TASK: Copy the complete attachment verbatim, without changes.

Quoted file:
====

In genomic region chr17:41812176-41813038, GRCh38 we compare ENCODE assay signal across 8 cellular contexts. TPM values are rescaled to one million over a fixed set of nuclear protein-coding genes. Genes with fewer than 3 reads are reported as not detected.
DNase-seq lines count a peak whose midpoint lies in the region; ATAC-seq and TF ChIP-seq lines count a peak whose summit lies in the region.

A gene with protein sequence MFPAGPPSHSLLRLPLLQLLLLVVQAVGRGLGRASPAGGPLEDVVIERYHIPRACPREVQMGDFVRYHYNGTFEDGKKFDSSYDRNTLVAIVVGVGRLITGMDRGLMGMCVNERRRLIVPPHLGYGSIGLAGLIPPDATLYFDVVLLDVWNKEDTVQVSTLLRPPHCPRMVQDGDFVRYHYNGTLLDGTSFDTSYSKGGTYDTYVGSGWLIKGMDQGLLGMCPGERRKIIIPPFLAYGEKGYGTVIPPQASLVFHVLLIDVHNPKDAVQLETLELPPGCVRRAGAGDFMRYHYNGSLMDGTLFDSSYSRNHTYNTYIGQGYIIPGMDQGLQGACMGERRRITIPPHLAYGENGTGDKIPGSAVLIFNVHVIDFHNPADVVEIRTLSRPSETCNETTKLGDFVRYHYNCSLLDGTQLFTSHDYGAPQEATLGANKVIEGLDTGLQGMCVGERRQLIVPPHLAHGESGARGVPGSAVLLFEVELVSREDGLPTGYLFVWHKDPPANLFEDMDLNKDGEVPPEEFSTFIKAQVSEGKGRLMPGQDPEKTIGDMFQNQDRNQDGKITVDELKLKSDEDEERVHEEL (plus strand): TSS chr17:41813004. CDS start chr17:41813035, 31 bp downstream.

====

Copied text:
In genomic region chr17:41812176-41813038, GRCh38 we compare ENCODE assay signal across 8 cellular contexts. TPM values are rescaled to one million over a fixed set of nuclear protein-coding genes. Genes with fewer than 3 reads are reported as not detected.
DNase-seq lines count a peak whose midpoint lies in the region; ATAC-seq and TF ChIP-seq lines count a peak whose summit lies in the region.

A gene with protein sequence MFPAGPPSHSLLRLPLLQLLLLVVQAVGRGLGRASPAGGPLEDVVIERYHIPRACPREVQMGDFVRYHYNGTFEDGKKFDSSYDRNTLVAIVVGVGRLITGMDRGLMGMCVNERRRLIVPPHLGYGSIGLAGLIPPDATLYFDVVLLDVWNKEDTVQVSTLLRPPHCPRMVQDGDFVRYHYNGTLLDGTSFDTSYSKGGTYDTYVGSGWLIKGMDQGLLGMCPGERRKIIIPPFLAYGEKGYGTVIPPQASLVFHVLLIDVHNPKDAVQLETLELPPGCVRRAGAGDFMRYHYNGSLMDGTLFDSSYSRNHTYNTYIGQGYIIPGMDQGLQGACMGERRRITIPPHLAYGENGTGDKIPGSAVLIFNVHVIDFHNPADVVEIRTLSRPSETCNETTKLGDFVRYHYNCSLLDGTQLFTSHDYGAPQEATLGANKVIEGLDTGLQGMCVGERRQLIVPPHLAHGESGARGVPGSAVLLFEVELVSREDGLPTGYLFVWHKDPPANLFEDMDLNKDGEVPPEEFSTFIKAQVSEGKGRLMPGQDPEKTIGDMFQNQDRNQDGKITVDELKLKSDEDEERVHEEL (plus strand): TSS chr17:41813004. CDS start chr17:41813035, 31 bp downstream.